Thesosphy certainly focuses on FIRST CAUSES, and your CLAIM that you actually have a copy of The Secret Doctrine in your collection is apparently absolute BUNK ... since if you did you would AT LEAST have read the PROEM, in which HPB makes PLAIN what is the Core Teaching - by way of Three Fundamental Propositions - of the Ageless Wisdom, namely (in abbreviated form):
    (a) An Omnipresent, Eternal, Boundless, and Immutable PRINCIPLE on which all speculation is impossible, since it transcends the power of human conception and could only be dwarfed by any human expression or similitude. It is beyond the range and reach of thought -- in the words of Mandukya, "unthinkable and unspeakable."

    To render these ideas clearer to the general reader, let him set out with the postulate that there is one absolute Reality which antecedes all manifested, conditioned, being. This Infinite and Eternal Cause -- dimly formulated in the "Unconscious" and "Unknowable" of current European philosophy -- is the rootless root of "all that was, is, or ever shall be." It is of course devoid of all attributes and is essentially without any relation to manifested, finite Being. It is "Be-ness" rather than Being (in Sanskrit, Sat), and is beyond all thought or speculation.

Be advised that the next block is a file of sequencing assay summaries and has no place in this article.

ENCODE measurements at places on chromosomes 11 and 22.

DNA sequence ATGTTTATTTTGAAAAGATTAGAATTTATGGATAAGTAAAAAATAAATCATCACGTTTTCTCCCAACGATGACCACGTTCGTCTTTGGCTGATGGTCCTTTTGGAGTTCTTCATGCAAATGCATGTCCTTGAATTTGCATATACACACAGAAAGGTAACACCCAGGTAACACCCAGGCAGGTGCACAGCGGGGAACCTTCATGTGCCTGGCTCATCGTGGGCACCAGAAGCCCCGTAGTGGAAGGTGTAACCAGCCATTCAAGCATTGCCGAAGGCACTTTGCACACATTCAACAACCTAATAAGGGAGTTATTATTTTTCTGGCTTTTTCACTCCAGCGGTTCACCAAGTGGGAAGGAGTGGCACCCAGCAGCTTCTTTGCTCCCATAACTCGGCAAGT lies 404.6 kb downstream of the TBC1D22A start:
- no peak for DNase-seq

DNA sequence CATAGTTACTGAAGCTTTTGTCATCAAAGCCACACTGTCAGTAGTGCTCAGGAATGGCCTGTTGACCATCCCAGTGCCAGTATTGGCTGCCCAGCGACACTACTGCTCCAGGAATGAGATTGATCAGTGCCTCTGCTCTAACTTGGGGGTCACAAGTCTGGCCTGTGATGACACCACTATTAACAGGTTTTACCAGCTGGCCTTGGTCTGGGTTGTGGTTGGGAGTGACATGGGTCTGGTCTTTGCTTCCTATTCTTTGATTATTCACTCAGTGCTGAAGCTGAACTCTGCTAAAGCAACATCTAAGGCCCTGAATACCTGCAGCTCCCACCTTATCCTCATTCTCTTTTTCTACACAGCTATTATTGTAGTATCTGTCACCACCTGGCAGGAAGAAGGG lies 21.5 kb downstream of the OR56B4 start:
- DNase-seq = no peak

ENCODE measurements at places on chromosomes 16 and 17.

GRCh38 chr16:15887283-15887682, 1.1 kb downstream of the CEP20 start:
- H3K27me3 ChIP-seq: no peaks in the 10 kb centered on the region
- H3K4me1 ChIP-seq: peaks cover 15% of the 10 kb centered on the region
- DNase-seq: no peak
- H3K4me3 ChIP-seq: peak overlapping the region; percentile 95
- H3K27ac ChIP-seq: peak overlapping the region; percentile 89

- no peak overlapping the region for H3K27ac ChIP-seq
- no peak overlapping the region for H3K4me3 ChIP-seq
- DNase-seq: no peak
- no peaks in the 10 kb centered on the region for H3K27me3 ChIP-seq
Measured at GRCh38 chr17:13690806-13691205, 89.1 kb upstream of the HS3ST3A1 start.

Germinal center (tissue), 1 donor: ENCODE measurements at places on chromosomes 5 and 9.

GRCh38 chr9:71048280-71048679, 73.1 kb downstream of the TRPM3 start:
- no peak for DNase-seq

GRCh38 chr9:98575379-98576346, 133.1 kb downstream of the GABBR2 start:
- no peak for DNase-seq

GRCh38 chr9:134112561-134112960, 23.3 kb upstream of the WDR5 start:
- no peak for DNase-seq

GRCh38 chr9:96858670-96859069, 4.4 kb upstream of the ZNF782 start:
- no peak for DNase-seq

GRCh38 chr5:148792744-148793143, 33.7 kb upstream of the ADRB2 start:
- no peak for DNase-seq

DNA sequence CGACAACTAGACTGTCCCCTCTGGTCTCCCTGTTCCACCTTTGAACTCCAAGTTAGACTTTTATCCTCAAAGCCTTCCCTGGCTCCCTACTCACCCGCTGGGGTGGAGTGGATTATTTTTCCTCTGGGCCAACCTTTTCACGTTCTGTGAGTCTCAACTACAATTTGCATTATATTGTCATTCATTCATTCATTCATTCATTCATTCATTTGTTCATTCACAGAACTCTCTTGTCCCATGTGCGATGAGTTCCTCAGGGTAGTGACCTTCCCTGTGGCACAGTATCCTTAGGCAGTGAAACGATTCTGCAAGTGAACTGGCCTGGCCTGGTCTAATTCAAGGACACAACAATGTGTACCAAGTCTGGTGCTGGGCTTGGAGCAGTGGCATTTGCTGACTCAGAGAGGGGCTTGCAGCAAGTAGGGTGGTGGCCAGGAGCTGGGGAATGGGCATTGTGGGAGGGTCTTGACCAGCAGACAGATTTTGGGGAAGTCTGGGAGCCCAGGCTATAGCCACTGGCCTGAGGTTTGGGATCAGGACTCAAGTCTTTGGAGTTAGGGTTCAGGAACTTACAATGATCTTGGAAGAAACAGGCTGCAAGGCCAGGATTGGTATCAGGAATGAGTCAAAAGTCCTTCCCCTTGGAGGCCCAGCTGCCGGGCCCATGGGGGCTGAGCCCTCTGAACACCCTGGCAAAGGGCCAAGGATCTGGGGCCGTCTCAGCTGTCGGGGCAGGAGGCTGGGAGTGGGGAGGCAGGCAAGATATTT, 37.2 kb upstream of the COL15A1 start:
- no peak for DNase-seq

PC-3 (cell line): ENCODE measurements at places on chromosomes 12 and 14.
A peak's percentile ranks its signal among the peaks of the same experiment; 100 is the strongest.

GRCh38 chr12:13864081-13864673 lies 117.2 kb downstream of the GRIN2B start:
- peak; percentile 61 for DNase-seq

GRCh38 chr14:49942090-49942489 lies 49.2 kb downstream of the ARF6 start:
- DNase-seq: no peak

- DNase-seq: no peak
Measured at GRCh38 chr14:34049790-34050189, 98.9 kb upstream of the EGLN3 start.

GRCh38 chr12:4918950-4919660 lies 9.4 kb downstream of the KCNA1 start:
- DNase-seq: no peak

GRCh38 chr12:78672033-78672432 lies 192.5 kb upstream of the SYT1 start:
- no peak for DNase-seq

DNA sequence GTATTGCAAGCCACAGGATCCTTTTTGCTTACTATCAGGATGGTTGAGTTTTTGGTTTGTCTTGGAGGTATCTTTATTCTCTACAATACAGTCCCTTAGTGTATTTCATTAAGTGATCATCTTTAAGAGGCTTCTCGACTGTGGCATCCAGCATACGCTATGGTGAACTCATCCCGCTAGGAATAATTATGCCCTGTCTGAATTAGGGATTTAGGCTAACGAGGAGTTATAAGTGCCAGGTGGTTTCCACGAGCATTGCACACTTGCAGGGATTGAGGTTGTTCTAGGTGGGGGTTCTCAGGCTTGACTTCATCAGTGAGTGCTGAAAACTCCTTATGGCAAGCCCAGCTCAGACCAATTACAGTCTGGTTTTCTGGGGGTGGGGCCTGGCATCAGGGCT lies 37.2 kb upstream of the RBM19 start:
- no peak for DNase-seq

(b.) The Eternity of the Universe in toto as a boundless plane; periodically "the playground of numberless Universes incessantly manifesting and disappearing," called "the manifesting stars," and the "sparks of Eternity."

    This second assertion of the Secret Doctrine is the absolute universality of that law of periodicity, of flux and reflux, ebb and flow, which physical science has observed and recorded in all departments of nature. An alternation such as that of Day and Night, Life and Death, Sleeping and Waking, is a fact so common, so perfectly universal and without exception, that it is easy to comprehend that in it we see one of the absolutely fundamental laws of the universe.